Red Cross quarters were established in the Summerside town hall in 1937, but the branch was not "officially" organized until December 1939. Mayor John E. Campbell served as the first president. By April 1940, approximately sixty groups throughout Prince County were knitting and sewing under the supervision of the Summerside group.
At the beginning of 1940, the Summerside Journal started to carry a regular feature about the work of the local Red Cross. The column, which was published under various titles over the six years of the war, was a good public record of the work of the various groups and individuals who made items or donated clothing or money to the Summerside unit.
The ladies of Prince County who contributed to the Summerside branch gave knitted items, blankets, refugee clothing, hospital supplies, cash, and quilts. Between January and the end of March 1943 the branch shipped 165 quilts directly to England. PEI was so well known for the quality of its quilts that inspection was not necessary.
The annual report for 1943 referred to 70 organizations, including 56 Women's Institute branches, making almost 8000 articles of clothing that passed through the Summerside Red Cross. Even though the official rooms were located in the Town Hall, many felt that the Holman Homestead, the residence of Miss Gladys Holman, was the real Red Cross headquarters.
The Women's Institute and the IODE were very strong supporters of the Red Cross Society. In the rural areas, there was also substantial interest and work done by branches of the Junior Red Cross. Many church groups such as the Summerside Catholic Women's League (CWL) were also willing to provide assistance. The local group formed special knitting and sewing clubs that met on Wednesday afternoons and the ladies made hundreds of articles.
The Summerside Red Cross was consistently busy collecting and packing for shipment the many items brought to the Town Hall. Large cabinets were built across the south end of its rooms for storage purposes. It was also very busy collecting money. Near the beginning of the war there were many impromptu fundraising projects with proceeds to the Red Cross. Examples of some activities conducted by children are presented on attached pages.
Many local fundraising events were planned and staged by the Summerside branch or by other groups who donated proceeds to Red Cross work. Some of them are listed.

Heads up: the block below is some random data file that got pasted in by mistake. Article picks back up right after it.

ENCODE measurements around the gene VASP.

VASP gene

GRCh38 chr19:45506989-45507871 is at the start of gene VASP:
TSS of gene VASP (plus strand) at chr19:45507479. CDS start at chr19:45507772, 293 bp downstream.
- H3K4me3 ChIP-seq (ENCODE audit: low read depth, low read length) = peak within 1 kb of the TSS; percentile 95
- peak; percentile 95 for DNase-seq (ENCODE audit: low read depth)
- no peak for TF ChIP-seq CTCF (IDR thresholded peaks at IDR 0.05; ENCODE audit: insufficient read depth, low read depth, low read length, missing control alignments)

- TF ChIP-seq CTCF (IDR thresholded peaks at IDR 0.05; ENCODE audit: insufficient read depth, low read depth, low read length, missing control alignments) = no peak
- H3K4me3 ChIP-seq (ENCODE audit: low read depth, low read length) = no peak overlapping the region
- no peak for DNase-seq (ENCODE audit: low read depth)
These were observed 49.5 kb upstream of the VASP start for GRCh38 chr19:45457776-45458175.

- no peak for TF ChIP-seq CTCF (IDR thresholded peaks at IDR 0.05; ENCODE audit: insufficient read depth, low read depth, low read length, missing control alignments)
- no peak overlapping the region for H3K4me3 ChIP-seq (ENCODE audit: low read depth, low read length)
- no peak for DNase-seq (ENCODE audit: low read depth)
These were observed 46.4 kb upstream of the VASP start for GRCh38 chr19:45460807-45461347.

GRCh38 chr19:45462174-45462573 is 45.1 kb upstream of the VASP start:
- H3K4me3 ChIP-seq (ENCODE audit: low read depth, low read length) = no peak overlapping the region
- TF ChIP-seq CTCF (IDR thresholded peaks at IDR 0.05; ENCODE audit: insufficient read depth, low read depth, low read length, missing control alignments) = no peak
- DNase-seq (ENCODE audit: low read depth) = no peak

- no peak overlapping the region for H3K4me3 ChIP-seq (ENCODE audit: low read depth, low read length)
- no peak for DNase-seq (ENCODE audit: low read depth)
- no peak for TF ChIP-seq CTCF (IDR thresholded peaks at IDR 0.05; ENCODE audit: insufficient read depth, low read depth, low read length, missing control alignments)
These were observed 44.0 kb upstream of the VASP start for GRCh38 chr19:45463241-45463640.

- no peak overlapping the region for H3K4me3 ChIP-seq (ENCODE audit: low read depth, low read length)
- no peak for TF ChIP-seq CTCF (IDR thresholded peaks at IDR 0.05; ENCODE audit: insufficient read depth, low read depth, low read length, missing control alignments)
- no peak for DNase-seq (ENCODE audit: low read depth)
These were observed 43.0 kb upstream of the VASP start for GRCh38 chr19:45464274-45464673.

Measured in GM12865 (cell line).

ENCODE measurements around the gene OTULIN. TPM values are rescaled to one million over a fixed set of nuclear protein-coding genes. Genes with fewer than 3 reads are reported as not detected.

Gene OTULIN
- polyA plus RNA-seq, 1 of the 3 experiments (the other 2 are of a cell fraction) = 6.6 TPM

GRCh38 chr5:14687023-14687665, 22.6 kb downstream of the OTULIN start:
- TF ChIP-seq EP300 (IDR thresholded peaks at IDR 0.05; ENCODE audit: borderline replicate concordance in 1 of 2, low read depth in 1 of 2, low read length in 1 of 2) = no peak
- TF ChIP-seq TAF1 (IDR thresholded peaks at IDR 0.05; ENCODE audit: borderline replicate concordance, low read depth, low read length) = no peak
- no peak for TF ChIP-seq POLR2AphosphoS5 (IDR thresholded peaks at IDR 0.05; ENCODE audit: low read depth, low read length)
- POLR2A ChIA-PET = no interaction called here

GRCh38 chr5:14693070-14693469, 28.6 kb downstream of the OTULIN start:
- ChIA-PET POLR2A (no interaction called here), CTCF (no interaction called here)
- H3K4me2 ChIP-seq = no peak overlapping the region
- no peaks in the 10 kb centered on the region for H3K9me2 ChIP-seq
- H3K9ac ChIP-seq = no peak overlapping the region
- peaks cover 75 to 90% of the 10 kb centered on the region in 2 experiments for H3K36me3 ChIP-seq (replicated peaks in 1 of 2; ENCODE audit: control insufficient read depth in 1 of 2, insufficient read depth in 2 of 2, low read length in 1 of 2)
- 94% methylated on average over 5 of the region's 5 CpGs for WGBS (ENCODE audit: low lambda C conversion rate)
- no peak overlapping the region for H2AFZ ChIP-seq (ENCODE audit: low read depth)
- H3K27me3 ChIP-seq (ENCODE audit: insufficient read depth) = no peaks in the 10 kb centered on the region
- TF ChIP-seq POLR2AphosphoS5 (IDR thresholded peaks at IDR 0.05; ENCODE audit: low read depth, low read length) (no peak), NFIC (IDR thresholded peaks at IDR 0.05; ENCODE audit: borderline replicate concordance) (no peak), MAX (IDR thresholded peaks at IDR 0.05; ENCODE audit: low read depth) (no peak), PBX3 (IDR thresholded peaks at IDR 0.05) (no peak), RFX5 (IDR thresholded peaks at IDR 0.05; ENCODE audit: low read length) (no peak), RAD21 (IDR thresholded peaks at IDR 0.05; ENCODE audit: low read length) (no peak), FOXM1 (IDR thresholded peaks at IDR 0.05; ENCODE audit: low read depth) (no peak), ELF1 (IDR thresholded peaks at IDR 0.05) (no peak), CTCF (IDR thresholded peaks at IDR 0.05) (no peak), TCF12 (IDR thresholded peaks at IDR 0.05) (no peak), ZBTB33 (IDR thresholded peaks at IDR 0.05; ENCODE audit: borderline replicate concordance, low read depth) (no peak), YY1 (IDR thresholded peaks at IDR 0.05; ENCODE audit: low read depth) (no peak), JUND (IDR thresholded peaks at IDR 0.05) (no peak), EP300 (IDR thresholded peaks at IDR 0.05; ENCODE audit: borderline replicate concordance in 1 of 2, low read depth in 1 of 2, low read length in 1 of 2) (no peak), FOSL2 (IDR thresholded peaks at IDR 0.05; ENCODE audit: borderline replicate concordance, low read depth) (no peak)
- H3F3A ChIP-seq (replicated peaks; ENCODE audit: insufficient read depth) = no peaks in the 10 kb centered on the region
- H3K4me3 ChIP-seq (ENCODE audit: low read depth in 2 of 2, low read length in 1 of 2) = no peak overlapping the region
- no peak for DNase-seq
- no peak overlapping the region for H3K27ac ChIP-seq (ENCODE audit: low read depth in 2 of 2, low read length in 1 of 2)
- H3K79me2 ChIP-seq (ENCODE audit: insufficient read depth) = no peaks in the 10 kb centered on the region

|Concert in St. Paul's Hall||Sponsored by CWL||July 1940|
|Concert at the High School||Sponsored by Red Cross||Sept 1940|
|Singsong at Capitol Theatre||Sponsored by Red Cross||Feb 1941|
|Concert at High School||Sponsored by Ch'town Seranaders||June 1941|
|Victory Tea at Town Hall||Sponsored by Red Cross||Aug 1941|
|Helena Rubenstein classes||Sponsored by Enman Drug Co.||Sept 1941|
|Rummage sale at Town Hall||Sponsored by Red Cross||Oct 1941|
|Dance||Sponsored by Y's Men's Club||Jan 1942|
|Concert at Epworth Hall||Sponsored by Red Cross||June 1942|
|Horse races at Driving Park||Sponsored by Red Cross||Oct 1942|
|Fancy dress carnival at rink||Sponsored by Red Cross||Feb 1943|
|Market at Town Hall||Sponsored by Red Cross||Sept 1943|
|Drama||Sponsored by Kensington Players||May 1944|
|Singsong at Capitol Theatre||Sponsored by Red Cross||Oct 1944|
There were six national fundraising drives that were generously responded to by citizens of the town. The first one was held just after the war started. In November 1939, local businessman H. T. Holman organized the local drive. The objective for the province in that first campaign was $25,000. The second drive was conducted the next fall. The local Red Cross workers were encouraged by the response and also by the words of national official Dr. F. W. Routley who referred to the Summerside branch as the "banner society in Canada."
The next national campaign took place 11-31 May 1942. An account of the work of the organization from September 1939 to the end of 1941 was presented for the education of the public. The town raised $9000, surpassing its objective by $3000. PEI's objective of $40,000 was reached in two days. The national publicity director visited the Island in July praising the province for raising $75,000, "leading all Canada in proportion to population."
Another countrywide appeal began 1 March 1943. Summerside raised more than $30,000, double the objective of $15,000. This was followed by a national drive in March 1944. PEI raised over $110,000 - more than twice its goal. The final Red Cross fundraising campaign of the war took place in March 1945. The local drive was once more based out of the office of the PEI Fur Pool owned by Peter G. Clark and once more was over the top. View a gallery of ads showing the support of local businesses for these efforts.
The PEI Red Cross undertook extra work when it created a Blood Donor Committee in April 1943. The first clinic was held in Charlottetown in September. In 1944, the organization started to hold Mobile Clinics. The first visit of a unit to Summerside was made in May 1944 under the sponsorship of the Y's Men's Club. It was held at the Legion Home and civilians, airmen and veterans were among the donors. The next clinic was held in June and then in the fall one was held every second Wednesday. In October the Journal started to run a column titled "Latest List of Local Blood Donors" where the names of the donors appeared along with the number of donations made.
The Women's War Work Committee of the provincial Red Cross ceased its work in May 1945. In September the chairman of the national committee requested women across Canada to carry on at the same pace for at least the first six months of peace. The PEI group formed again as the Women's Work Committee. During 1946 it sent about 13,000 articles to the shipping headquarters in Montreal for distribution.
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